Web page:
Willie O’Ree, who made history by breaking the NHL’s colour barrier as the league’s first Black player in 1958, had his No. 22 jersey retired by the Boston Bruins on Tuesday night prior to the team’s game against the Carolina Hurricanes.
“To the Bruins fans, I am honoured to have had the pleasure of playing before you. Thank you for your tremendous love and support,” O’Ree said in a video addressed to the crowd Tuesday night. “This is an unforgettable day. I am overwhelmed and thrilled to be a part of the Bruins, forever.”
O’Ree, 86, was the 12th player in team history to have his number honoured, joining such standouts as Bobby Orr, Ray Bourque and Cam Neely, among others.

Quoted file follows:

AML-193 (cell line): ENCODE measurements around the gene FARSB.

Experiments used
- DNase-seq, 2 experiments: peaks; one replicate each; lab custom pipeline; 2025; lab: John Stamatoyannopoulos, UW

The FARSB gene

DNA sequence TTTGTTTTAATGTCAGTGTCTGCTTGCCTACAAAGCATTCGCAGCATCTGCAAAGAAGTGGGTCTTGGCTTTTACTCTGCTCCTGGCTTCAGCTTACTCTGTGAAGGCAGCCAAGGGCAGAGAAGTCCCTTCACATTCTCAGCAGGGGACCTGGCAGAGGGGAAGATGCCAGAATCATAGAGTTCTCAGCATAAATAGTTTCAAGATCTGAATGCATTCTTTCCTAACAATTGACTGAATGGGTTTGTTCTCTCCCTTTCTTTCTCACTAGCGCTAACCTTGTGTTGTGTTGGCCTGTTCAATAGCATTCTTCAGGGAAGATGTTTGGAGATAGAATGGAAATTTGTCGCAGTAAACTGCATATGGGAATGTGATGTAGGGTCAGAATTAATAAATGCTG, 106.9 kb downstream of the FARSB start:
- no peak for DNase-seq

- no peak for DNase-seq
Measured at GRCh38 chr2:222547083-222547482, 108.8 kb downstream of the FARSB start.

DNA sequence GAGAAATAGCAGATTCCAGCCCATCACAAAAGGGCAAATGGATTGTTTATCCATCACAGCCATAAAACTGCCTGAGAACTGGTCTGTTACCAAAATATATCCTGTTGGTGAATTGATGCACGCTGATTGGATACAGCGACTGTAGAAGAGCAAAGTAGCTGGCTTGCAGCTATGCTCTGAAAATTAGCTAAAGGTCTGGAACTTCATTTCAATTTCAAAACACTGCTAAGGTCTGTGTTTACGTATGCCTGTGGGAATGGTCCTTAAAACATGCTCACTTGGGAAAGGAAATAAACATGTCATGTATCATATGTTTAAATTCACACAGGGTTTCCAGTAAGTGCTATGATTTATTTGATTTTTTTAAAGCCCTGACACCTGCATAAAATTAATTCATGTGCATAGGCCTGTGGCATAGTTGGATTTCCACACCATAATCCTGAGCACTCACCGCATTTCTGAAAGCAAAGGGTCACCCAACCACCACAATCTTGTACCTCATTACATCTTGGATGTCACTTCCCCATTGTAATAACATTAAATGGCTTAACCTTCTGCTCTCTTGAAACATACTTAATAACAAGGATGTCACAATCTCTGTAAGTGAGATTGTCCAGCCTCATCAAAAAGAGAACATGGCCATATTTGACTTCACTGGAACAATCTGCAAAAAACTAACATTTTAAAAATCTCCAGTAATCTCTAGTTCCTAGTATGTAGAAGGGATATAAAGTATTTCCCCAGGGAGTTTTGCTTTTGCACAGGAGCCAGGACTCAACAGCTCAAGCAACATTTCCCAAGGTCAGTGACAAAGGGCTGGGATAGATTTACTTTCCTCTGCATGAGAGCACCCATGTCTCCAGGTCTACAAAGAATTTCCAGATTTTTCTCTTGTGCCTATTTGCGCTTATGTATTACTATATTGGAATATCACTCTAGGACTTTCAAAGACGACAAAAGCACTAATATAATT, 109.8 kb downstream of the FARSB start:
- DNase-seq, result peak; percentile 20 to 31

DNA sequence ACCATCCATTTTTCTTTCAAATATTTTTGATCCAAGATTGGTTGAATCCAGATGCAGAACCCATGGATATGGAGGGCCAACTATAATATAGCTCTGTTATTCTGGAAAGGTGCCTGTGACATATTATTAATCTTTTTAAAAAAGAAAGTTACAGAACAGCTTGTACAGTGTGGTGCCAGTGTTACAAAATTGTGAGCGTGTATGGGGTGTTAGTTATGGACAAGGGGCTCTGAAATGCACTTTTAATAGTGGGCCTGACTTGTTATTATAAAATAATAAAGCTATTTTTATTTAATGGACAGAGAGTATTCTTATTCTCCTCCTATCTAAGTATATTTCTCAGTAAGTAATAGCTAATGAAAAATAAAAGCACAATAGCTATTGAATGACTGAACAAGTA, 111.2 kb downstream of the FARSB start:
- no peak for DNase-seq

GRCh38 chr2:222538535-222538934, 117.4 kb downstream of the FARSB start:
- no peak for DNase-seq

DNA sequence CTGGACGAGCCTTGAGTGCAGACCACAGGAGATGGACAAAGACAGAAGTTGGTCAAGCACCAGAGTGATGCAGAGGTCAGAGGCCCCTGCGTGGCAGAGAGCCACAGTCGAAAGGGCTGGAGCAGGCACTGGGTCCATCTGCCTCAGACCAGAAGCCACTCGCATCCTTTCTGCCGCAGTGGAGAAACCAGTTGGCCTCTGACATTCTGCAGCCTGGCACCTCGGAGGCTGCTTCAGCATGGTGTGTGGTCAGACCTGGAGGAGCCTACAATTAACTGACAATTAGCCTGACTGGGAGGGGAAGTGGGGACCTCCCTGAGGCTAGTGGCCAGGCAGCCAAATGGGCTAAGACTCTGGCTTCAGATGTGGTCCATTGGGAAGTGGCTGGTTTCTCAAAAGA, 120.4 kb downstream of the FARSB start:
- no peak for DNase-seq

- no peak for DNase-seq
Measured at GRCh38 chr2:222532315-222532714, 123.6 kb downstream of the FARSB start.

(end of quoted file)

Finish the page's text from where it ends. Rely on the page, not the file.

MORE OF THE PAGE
The city of Boston declared Jan. 18 “Willie O’Ree Day” to help celebrate the event.
After his first appearance in a game breaking the league’s colour barrier on Jan. 18, 1958, O’Ree played in 44 more games for the Bruins over two seasons, including 43 games in the 1960-61 season, in which he recorded four goals and 10 assists on 62 shots.
He went on to champion hockey in the Boston community via youth sports, was elected to the Hockey Hall of Fame for his contributions to the sport in 2018 and he has served as a diversity ambassador for the NHL for the past several decades.
He coined, “Hockey is for Everyone,” which also became the name of the NHL’s social change and inclusion initiative.
Current Toronto Maple Leafs player Wayne Simmonds addressed the emotional event on social media, saying, “Tonight my idol Willie O’Ree’s number 22 will be hung from the rafters (Finally). I can’t stress how much Mr O’Ree has meant to me and millions of other BIPOC kids who love the game of hockey... Congratulations MR O’Ree”